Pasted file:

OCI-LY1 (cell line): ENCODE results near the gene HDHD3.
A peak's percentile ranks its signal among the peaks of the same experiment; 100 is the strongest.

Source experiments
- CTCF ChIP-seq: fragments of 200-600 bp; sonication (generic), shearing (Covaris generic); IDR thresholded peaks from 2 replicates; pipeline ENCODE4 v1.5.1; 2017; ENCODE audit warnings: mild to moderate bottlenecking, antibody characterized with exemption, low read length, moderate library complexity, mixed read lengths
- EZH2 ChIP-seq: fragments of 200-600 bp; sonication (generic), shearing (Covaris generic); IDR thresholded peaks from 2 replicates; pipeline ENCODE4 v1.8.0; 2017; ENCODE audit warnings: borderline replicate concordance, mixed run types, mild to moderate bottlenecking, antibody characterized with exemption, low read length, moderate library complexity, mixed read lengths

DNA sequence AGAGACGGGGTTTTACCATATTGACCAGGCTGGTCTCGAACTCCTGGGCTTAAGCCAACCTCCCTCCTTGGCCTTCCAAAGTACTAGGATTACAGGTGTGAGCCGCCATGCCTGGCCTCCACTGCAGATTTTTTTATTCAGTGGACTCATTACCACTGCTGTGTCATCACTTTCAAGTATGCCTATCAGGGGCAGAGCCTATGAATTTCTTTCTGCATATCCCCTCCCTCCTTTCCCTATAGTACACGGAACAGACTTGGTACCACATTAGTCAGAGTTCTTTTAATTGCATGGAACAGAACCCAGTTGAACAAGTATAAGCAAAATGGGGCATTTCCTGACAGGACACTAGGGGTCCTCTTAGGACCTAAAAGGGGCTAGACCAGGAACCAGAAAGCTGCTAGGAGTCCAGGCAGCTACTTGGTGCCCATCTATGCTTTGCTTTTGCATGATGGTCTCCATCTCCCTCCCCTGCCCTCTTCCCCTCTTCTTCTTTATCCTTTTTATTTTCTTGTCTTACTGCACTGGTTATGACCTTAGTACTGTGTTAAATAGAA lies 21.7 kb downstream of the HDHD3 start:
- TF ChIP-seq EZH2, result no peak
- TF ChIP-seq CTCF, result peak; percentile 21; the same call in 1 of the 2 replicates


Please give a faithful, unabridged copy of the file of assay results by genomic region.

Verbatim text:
OCI-LY1 (cell line): ENCODE results near the gene HDHD3.
A peak's percentile ranks its signal among the peaks of the same experiment; 100 is the strongest.

Source experiments
- CTCF ChIP-seq: fragments of 200-600 bp; sonication (generic), shearing (Covaris generic); IDR thresholded peaks from 2 replicates; pipeline ENCODE4 v1.5.1; 2017; ENCODE audit warnings: mild to moderate bottlenecking, antibody characterized with exemption, low read length, moderate library complexity, mixed read lengths
- EZH2 ChIP-seq: fragments of 200-600 bp; sonication (generic), shearing (Covaris generic); IDR thresholded peaks from 2 replicates; pipeline ENCODE4 v1.8.0; 2017; ENCODE audit warnings: borderline replicate concordance, mixed run types, mild to moderate bottlenecking, antibody characterized with exemption, low read length, moderate library complexity, mixed read lengths

DNA sequence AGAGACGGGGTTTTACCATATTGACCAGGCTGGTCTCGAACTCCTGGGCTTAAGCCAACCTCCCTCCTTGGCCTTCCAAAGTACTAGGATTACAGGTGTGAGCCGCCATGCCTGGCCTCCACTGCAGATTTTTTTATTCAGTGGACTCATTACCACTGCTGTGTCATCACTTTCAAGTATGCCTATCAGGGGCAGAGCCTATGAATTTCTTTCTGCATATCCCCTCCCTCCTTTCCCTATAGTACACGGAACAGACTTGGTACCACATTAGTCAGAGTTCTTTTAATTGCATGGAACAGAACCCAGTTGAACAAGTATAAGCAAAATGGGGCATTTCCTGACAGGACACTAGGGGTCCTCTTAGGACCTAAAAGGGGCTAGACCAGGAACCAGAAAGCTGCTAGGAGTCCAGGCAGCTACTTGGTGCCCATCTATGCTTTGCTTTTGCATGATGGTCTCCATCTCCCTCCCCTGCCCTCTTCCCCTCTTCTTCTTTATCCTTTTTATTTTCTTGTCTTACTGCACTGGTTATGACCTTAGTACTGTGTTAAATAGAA lies 21.7 kb downstream of the HDHD3 start:
- TF ChIP-seq EZH2, result no peak
- TF ChIP-seq CTCF, result peak; percentile 21; the same call in 1 of the 2 replicates